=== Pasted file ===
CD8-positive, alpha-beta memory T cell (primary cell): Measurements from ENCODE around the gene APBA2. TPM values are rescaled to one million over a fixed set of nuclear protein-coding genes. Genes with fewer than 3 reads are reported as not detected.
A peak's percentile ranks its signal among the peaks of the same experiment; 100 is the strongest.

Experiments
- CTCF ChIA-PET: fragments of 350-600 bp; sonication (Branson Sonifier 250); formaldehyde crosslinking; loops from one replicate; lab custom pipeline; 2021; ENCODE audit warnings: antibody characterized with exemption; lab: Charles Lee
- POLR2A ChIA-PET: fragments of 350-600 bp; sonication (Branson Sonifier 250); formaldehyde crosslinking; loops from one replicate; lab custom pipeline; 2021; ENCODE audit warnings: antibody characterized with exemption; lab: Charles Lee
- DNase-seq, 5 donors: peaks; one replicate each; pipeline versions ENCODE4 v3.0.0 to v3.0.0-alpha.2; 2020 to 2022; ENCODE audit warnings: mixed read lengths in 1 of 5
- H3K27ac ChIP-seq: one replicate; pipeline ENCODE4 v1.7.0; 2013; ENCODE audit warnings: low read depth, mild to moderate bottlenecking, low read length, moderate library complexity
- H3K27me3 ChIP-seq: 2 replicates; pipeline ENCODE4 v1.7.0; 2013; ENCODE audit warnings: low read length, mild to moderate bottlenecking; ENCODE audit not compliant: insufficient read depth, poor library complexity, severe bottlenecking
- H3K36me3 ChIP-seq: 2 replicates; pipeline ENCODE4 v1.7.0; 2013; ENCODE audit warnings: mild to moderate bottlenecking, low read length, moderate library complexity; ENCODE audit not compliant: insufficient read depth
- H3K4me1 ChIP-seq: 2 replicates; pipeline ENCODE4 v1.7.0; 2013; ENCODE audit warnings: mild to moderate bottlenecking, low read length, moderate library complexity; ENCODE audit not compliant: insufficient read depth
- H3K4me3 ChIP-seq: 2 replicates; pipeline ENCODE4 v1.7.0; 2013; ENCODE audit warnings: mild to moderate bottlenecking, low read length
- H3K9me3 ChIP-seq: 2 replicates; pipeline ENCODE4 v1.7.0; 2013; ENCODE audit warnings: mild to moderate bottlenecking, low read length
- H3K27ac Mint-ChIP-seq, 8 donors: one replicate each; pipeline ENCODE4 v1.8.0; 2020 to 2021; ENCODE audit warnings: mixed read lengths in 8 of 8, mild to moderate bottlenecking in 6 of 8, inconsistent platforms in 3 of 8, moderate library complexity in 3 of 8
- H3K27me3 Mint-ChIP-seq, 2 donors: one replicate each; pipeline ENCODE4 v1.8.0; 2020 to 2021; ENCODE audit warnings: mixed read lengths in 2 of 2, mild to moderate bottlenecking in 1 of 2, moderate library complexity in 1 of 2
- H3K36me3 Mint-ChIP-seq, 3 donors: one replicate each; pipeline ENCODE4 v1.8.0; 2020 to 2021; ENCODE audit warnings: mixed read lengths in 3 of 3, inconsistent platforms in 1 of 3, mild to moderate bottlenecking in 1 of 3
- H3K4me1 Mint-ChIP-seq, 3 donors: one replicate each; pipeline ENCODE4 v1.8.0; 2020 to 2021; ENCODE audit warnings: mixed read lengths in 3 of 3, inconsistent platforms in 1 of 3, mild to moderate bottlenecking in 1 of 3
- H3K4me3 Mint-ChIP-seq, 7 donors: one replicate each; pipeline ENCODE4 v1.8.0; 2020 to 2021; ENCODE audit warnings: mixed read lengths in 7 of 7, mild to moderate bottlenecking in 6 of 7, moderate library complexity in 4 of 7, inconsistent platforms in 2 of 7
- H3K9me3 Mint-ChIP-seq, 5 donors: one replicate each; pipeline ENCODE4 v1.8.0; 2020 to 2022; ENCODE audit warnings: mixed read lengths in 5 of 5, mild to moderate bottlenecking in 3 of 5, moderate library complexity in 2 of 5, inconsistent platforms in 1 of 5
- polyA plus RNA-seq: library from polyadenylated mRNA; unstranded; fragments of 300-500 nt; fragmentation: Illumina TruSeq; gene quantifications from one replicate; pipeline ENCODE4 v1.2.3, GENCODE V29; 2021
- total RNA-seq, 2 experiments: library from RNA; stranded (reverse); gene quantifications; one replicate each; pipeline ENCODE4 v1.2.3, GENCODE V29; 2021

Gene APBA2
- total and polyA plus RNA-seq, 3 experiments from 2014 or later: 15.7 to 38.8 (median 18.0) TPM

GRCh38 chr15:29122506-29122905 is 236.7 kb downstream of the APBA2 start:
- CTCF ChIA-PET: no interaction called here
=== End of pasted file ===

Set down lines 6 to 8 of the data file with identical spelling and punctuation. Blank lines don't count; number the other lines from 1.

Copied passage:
- DNase-seq, 5 donors: peaks; one replicate each; pipeline versions ENCODE4 v3.0.0 to v3.0.0-alpha.2; 2020 to 2022; ENCODE audit warnings: mixed read lengths in 1 of 5
- H3K27ac ChIP-seq: one replicate; pipeline ENCODE4 v1.7.0; 2013; ENCODE audit warnings: low read depth, mild to moderate bottlenecking, low read length, moderate library complexity
- H3K27me3 ChIP-seq: 2 replicates; pipeline ENCODE4 v1.7.0; 2013; ENCODE audit warnings: low read length, mild to moderate bottlenecking; ENCODE audit not compliant: insufficient read depth, poor library complexity, severe bottlenecking